Austin Romine came off the Cubs’ injured list Thursday. He had been out since late April with a wrist sprain. The veteran catcher had no idea that a few hours after arriving at Wrigley Field, he and a teammate would combine for something that hadn’t been done in the major leagues in 59 years.
Romine’s brother Andrew, an infielder, was tapped to pitch the ninth inning for Chicago in its eventual blowout loss to Milwaukee. Austin was sent behind the plate after pinch-hitting in the eighth. The Romines thus became just the 16th set of brothers in baseball history to appear in a game as a battery, and the first since Larry (pitcher) and Norm (catcher) Sherry did it for the Dodgers in 1962.
The outing didn’t go perfectly: Andrew Romine allowed a solo home run to Luis Urias to make the score 17-3 (the Cubs lost 17-4). But it ended sweetly: Austin Romine framed an 82 mph fastball on the outside corner for a called third strike against Jackie Bradley Jr. to end the inning.
Andrew Romine said he last threw to his brother in high school. “I was a senior, he was a freshman,” he said. This outing, he said, was “kind of like throwing the ball around in the backyard.”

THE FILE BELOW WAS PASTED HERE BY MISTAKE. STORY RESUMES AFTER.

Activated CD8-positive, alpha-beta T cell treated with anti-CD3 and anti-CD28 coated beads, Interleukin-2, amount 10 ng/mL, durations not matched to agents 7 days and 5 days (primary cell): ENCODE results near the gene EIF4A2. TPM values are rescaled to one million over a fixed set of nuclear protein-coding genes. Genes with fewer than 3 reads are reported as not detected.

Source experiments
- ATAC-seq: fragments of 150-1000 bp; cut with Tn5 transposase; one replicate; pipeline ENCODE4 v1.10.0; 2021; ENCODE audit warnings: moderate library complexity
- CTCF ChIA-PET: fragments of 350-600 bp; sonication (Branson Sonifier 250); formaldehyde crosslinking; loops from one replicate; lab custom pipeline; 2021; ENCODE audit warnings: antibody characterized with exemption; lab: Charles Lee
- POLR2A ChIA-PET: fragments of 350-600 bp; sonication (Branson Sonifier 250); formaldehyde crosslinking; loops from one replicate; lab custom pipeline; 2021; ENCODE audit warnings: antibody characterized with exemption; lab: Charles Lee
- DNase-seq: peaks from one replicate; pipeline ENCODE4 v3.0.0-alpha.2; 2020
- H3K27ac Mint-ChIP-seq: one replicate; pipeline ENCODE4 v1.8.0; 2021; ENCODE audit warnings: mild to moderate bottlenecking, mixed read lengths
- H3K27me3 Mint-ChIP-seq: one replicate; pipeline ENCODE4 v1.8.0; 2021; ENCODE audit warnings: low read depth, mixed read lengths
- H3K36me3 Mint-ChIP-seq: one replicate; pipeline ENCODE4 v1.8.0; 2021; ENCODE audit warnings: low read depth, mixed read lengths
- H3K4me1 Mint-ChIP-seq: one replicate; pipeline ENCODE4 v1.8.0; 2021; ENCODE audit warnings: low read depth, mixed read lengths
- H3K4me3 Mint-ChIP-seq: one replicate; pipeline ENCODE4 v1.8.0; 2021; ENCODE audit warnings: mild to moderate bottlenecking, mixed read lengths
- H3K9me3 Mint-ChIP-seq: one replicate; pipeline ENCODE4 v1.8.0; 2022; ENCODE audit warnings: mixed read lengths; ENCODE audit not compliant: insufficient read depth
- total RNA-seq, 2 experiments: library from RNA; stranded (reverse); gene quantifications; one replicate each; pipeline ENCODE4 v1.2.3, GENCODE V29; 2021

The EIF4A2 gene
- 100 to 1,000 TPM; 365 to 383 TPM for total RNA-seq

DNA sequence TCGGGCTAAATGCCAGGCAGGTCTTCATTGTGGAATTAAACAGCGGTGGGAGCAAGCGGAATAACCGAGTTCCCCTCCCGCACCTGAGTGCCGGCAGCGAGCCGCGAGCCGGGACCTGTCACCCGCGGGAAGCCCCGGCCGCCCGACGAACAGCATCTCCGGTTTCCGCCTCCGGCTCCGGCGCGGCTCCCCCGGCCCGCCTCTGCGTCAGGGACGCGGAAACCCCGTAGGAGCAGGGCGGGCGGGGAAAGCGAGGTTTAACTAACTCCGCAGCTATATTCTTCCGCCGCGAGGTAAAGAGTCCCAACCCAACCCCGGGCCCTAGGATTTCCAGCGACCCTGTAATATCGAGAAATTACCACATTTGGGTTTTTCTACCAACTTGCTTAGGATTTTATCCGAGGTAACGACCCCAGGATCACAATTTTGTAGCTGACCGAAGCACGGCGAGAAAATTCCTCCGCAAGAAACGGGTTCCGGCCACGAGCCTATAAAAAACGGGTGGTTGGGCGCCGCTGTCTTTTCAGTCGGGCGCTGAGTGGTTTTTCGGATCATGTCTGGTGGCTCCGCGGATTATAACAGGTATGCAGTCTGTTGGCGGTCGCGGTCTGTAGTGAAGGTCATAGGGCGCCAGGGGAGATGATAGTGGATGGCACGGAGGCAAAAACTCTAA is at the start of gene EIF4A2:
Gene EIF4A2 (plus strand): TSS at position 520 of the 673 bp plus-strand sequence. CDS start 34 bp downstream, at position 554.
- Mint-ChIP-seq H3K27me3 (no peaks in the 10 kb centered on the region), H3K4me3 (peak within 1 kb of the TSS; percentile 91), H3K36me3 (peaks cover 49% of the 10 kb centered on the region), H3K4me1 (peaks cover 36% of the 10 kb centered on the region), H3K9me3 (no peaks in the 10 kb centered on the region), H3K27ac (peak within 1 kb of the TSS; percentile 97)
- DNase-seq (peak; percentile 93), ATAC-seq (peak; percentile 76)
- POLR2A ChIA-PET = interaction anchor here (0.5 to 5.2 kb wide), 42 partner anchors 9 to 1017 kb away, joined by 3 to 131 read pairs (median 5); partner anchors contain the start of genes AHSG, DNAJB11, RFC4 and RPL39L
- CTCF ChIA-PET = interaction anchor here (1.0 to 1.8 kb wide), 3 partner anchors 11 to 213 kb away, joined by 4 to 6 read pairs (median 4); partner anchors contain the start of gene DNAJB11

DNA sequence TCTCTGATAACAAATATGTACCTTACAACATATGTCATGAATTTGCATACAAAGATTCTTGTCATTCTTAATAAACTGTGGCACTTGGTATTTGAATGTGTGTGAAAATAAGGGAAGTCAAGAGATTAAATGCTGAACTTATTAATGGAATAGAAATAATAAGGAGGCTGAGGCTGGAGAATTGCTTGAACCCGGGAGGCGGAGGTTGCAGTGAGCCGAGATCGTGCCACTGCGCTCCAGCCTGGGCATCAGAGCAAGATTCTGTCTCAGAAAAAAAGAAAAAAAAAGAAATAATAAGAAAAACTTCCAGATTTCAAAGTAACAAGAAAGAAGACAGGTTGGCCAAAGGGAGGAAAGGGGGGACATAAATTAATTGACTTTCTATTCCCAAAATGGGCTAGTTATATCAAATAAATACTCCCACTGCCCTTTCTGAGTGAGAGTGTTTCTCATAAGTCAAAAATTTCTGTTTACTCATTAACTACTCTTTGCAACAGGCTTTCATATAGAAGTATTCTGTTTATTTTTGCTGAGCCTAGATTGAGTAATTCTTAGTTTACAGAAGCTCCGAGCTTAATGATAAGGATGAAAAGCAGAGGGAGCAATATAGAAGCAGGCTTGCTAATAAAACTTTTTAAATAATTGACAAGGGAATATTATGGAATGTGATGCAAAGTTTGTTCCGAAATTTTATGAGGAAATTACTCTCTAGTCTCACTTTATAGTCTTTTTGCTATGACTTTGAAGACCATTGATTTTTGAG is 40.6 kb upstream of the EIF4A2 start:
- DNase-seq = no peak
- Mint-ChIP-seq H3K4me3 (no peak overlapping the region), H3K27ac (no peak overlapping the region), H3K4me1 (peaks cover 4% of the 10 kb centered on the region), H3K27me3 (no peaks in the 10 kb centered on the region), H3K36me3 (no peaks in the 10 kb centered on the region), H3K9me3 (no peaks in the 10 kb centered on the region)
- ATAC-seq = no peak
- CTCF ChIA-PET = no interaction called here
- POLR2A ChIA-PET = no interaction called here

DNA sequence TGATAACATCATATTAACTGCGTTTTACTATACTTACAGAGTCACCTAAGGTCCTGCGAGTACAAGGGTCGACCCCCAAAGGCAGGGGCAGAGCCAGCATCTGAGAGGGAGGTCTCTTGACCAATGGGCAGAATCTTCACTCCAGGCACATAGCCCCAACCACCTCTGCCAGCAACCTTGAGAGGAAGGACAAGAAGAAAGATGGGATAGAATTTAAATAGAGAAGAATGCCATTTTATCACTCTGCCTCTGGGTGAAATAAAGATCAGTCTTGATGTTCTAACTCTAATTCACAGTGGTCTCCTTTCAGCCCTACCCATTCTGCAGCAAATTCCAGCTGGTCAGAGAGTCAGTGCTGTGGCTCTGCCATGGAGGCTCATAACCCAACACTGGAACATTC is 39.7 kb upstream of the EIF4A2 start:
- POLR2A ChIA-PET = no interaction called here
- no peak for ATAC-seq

This is the first time the Romines have been teammates as professionals.
Cubs manager David Ross told reporters he wanted to create a “bright spot” with the brother battery. Ross is in charge of a tanking team whose roster was ravaged by deadline trades; Chicago is 1-10 in August and has dropped eight in a row after Thursday’s loss. Andrew Romine was one of the replacements brought in after the deals.
“I know they appreciated that,” Ross said, per MLB.com. “When I got to tell Austin he was going to be catching Andrew, if you guys could’ve seen his face light up in that moment, that was kind of the highlight of the day for me.”
“It gave me a little smile,” Andrew Romine said. “That was something [to] have a little fun with, I guess, given the circumstances.”
MLB brother batteries
The 16 sets of brothers who have formed a pitcher-catcher battery in a major league game, according to the Society for American Baseball Research:
Will and Deacon Jim White, 1877-79
Ed and Bill Dugan, 1884
Pete and Fred Wood, 1885
Dick and Bill Conway, 1886
John and Buck Ewing, 1890-91
Mike and John O’Neill, 1902-03
Tom and Homer Thompson, 1912
George and Fred Tyler, 1914
Milt and Alex Gaston, 1929
Wes and Rick Ferrell, 1934-38
Mort and Walker Cooper, 1940-45; 1947
Elmer and Johnny Riddle, 1941; 1944-45; 1948
Bobby and Billy Shantz, 1954-55; 1960
Jim and Ed Bailey, 1959
Larry and Norm Sherry, 1959-62
Andrew and Austin Romine, 2021
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